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TCA roundup: Stephen Colbert and CBS are coming for your glowing rectangles

Stephen Colbert answers reporters' questions following his session at the Television Critics Association press tour

The headline read “90% Of Waking Hours Spent Staring At Glowing Rectangles,” and if it seemed literally unbelievable, that’s because it was. Dropped into a CBS presentation on viewership trends, the article turned out to hail from The A.V. Club’s sister publication, The Onion. It’s fake news, rooted in truth: When we watch TV, it’s rarely the only screen we’re staring at, as CBS research chief David Poltrack and CBS Digital Media honcho Marc DeBevoise pointed out to the members of the Television Critics Association today. And as it turns out, the multi-screen experience is a technological advance that could defeat a different technological advance that’s plagued commercial TV for the past decade-plus. “People are fast forwarding through less and less advertising, and do you know why they are?” Poltrack asked in reference to DVR users. “Because they are too busy on their phones to use the remote control to fast forward through the ads.”

The data from Poltrack and DeBevoise was an interesting supplement to this summer’s TCA appearance by FX CEO John Landgraf, and both broadcasters have their reasons to present the information they did in the ways they chose. Landgraf needs to illustrate the ways FX Networks’ programming stands out in an increasingly crowded field; it’s in CBS’ best interest to dispel misconceptions about shrinking viewership. No matter how their research might skew, Landgraf, Poltrack, and DeBevoise gave more precise answers than CBS Entertainment chair Nina Tassler, a smarter-than-smart network chief and master of dancing around questions. (And her network is successful enough to justify all that dancing.) Still: Is Person Of Interest coming to an end? “It will be coming on later in the season, but we haven’t determined if it’s the end of the series yet.” What about Under The Dome? The dome is coming down at the end of the season, but Tassler said “you just don’t know what will happen when the dome comes down. So we are not making a decision just yet.”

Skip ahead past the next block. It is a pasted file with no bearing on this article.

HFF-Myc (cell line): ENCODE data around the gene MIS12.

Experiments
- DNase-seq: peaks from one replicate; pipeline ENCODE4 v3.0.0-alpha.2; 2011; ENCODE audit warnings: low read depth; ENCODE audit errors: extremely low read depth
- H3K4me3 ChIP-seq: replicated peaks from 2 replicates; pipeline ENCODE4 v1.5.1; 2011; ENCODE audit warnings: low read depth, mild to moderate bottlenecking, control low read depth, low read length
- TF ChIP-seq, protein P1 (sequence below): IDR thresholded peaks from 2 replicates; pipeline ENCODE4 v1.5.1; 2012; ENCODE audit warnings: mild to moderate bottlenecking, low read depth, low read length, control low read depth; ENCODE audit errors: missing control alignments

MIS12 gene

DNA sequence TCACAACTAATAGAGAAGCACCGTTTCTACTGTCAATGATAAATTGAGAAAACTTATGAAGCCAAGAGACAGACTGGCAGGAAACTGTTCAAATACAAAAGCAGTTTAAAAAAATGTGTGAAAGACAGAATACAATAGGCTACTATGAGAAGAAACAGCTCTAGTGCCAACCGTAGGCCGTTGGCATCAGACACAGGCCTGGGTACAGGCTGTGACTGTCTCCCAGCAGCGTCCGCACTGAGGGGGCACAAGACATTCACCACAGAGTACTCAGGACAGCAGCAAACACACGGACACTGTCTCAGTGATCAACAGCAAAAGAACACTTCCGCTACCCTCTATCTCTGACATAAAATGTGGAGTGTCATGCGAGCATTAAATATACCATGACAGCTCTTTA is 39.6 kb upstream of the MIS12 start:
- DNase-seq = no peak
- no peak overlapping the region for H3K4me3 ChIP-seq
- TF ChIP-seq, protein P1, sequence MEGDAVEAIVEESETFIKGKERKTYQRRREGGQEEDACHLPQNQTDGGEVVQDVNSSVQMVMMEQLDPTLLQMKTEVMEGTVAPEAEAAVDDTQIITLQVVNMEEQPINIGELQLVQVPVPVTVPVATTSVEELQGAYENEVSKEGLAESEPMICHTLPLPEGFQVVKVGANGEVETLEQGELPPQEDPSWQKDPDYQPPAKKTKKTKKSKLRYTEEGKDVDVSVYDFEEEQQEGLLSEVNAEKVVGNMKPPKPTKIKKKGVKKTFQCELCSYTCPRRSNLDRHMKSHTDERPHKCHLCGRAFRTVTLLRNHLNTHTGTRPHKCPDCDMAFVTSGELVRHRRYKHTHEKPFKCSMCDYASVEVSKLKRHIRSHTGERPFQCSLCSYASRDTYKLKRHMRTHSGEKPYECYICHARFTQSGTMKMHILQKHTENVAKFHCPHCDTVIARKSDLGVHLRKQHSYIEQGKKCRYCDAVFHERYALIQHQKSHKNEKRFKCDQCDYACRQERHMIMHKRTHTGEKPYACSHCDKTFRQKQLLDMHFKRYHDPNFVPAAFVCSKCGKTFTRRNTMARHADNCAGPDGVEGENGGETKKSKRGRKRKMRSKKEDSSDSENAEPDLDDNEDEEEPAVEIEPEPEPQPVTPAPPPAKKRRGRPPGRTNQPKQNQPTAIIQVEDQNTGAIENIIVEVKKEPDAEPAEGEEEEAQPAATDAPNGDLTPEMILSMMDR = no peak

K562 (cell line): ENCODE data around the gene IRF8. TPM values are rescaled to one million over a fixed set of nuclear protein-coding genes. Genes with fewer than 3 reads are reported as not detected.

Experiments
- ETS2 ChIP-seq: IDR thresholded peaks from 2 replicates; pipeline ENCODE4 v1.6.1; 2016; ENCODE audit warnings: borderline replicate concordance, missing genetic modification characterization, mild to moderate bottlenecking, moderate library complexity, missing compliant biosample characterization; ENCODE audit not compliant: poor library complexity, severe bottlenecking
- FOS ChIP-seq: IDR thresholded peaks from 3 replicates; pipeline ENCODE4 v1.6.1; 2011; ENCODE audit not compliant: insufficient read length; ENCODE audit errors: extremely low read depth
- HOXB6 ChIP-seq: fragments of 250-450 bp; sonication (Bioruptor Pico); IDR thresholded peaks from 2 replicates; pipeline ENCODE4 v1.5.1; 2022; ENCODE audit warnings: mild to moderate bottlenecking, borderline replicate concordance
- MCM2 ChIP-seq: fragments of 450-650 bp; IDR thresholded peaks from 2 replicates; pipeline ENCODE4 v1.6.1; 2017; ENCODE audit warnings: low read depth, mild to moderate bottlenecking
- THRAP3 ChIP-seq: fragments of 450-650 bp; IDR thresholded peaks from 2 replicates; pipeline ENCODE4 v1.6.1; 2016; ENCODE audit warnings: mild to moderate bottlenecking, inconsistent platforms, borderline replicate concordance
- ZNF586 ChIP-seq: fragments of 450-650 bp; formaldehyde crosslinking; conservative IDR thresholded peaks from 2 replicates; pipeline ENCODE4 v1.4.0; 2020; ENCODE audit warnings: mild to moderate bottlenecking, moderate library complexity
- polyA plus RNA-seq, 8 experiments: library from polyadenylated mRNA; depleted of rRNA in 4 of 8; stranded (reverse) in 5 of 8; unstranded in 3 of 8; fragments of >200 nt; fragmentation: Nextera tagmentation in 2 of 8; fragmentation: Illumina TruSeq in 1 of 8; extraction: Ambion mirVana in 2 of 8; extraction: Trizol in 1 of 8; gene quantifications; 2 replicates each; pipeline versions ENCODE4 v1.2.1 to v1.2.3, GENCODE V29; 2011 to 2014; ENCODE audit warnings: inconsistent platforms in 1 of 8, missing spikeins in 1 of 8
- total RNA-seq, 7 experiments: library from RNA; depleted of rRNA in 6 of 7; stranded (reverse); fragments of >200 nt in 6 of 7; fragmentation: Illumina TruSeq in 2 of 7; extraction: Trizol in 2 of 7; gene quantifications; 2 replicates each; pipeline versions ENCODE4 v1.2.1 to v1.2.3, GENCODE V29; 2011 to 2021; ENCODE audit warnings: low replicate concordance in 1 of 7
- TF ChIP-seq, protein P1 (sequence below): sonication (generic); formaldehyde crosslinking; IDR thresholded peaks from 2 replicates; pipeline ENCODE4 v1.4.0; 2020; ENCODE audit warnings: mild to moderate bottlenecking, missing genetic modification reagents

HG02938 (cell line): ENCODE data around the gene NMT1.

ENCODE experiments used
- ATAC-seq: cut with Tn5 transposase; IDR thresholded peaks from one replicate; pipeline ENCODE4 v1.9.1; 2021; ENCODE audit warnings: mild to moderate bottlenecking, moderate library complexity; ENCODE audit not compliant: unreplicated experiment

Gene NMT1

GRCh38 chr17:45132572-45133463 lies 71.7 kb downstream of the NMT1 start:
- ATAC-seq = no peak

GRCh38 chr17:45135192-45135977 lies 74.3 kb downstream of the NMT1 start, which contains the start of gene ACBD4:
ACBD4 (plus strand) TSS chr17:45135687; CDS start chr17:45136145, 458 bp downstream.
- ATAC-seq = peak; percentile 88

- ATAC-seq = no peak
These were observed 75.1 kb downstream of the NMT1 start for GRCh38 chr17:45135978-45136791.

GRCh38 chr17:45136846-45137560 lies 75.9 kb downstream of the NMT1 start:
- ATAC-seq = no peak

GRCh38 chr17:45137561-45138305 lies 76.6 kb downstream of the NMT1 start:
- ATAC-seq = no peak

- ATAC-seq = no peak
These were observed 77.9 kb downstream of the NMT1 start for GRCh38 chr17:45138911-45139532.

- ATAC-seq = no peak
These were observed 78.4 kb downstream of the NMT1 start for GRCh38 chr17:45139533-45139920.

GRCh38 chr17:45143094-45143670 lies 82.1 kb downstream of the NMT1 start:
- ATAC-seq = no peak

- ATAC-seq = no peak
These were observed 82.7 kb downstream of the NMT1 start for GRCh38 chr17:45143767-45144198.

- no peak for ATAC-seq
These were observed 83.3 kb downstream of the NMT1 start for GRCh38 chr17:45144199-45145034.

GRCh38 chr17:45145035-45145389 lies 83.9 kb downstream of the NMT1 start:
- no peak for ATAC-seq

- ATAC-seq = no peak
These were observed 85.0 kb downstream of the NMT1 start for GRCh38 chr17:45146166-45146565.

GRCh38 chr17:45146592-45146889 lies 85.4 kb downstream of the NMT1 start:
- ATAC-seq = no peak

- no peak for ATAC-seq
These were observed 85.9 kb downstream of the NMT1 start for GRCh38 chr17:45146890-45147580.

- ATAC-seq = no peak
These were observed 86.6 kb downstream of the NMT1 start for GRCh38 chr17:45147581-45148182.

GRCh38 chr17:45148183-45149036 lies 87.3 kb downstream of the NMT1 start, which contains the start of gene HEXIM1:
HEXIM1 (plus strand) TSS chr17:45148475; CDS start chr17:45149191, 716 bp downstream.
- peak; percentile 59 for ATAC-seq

Tassler was more exact when talking about James Corden, touting the nearly 200 million online views he’s received since taking over The Late Late Show. Corden’s future lead-in went digital during his TCA session, too: Stephen Colbert paused twice to tweet while talking about The Late Show, introducing the should’ve-been trending topic “dry Trumping” to describe his inability to mock presidential candidate Donald Trump on TV. The former Colbert Show host said his ongoing hiatus from performing—the longest of his career to date—has him “twitching” to get back onstage, which he’ll do on September 8, alongside guests Kendrick Lamar and George Clooney. In debuting the real Colbert to the TCA, the comedian was frank and punchy, dodging the setup for a late-night wars discussion by talking about his “six-month” stint as Jimmy Fallon’s BFF and previewing the changes he’s made to The Ed Sullivan Theater. (At David Letterman’s urging, he’s moved the desk to the opposite side of the stage.) As a preview of the show’s sensibility and sense of humor, the session kicked off with a video that will air as part of the new Late Show: A parody of ads for Viagra and Cialis (like this one), in which Colbert’s show is recommended as a remedy for those who can’t “stay up” late, followed by an absurdly long list of side effects. (Side effects may or may not include “Hogwarts.”)

One of the major predictions in Poltrack and DeBevoise’s presentation involved the lack of new technologies disrupting the methods in which we watch television in the coming years, the iPad seemingly being the last in the current generations of TV screens that isn’t a TV. But there was one disruptive technology that Tassler declined to discuss: Whatever CGI nonsense stitched Julianna Margulies and Archie Panjabi together in Panjabi’s farewell to The Good Wife. “I’m not going to reveal movie magic,” Tassler said, severely stretching the definition of “magic.” “Bottom line is the ending of the show was a very satisfying ending for the relationship between those two characters. And, I stand behind how Robert and Michelle King produce their show.”


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